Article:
Thursday, June 16, 2011

U.S. students’ grasp of US history lags

From presidents to precedents, knowledge sparse

US students are less proficient in their nation’s history than in any other subject, according to results of a nationwide test released yesterday, with most fourth-graders unable to say why Abraham Lincoln was an important figure, and few high school seniors able to identify China as the North Korean ally that fought US troops in the Korean War.

Overall, 20 percent of fourth-graders, 17 percent of eighth-graders, and 12 percent of high school seniors demonstrated proficiency on the National Assessment of Educational Progress.

Federal education officials said they were encouraged by a slight increase in eighth-grade scores since the last time the history test was administered, in 2006. But even those gains offered little to celebrate, with fewer than a third of eighth-graders able to answer even a “seemingly easy question’’ asking them to identify an important advantage that the American forces had over the British during the Revolutionary War, the government’s statement on the results said.

Diane Ravitch, an education historian who was invited by the national assessment’s governing board to review the results, said she was particularly disturbed by only 2 percent of 12th-graders correctly answering a question concerning Brown v. Board of Education, which she called “very likely the most important decision’’ of the US Supreme Court in the past seven decades.

Students were given an excerpt including the passage “We conclude that in the field of public education, separate but equal has no place, separate educational facilities are inherently unequal,’’ and were asked what social problem the 1954 ruling was supposed to correct.

“The answer was right in front of them,’’ Ravitch said. “This is alarming.’’

The tests were given last spring to a representative sample of 7,000 fourth-graders, 11,800 eighth-graders and 12,400 12th-graders nationwide. History is one of eight subjects — along with math, reading, science, writing, civics, geography, and economics — covered by the assessment program also known as the Nation’s Report Card.

The program defines three achievement levels for each test: “basic’’ denotes partial mastery of a subject; “proficient’’ represents solid academic performance and a demonstration of competency over challenging subject matter; and “advanced’’ means superior performance.

The students did best in economics: 42 percent of high school seniors were deemed proficient in the 2006 economics test, a larger proportion than in any other subject over the past decade. But Jack Buckley, commissioner of the statistical center at the Department of Education that carries out the tests, said that because the assessments in each subject were prepared and administered independently, it was not really fair to compare results across subjects.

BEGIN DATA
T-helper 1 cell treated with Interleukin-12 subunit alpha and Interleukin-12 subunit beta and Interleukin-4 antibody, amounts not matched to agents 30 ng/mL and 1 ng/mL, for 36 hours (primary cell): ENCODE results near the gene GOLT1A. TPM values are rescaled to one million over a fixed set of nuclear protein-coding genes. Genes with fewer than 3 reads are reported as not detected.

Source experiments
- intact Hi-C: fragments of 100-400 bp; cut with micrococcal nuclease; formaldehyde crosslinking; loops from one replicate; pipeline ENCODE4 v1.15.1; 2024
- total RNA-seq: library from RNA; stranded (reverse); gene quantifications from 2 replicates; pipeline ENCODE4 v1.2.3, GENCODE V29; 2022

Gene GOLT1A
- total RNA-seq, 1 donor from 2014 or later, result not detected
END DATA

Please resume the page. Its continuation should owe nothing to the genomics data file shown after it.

On the history test, the proportion of students scoring at or above proficiency rose among fourth-graders to 20 percent from 18 percent in 2006, held at 17 percent among eighth-graders, and fell to 12 percent from 13 percent among high school seniors.

On the test’s 500-point scale, average fourth- and eighth-grade scores each increased 3 points since 2006. But officials said only the eighth-grade increase, to 266 last year from 263 in 2006, was statistically significant. Average 12th-grade scores dropped to 288 from 290 in 2006.

While changes in the overall averages were small, there was significant upward movement among the lowest-performing students — those in the 10th percentile — in fourth and eighth grades, and a narrowing of the racial achievement gap at all levels. On average, white eighth-grade students scored 274 on the latest test, 21 points higher than Hispanic students and 23 points above black students; in 2006, white students outperformed Hispanic students by 23 points and black students by 29 points.

History-education advocates contend that poor showings on the tests underline neglect shown the subject by policy makers, especially after the 2002 No Child Left Behind Act began requiring schools to raise scores in math and reading but in no other subject. The federal accountability law, advocates say, has given schools and teachers an incentive to spend less time on history and other subjects.

“History is very much being shortchanged,’’ said Linda K. Salvucci, a history professor in San Antonio who is chairwoman-elect of the National Council for History Education.

Many teacher-education programs, she said, also contribute to the problem by encouraging aspiring teachers to seek certification in social studies rather than in history.


Scandal of British school failures: 'Almost half not providing a good enough education'

Almost half of schools in England are not giving pupils a good enough education, inspectors said today. Around 45 per cent of those that have been assessed by Ofsted since the start of the academic year were found to be just satisfactory or inadequate.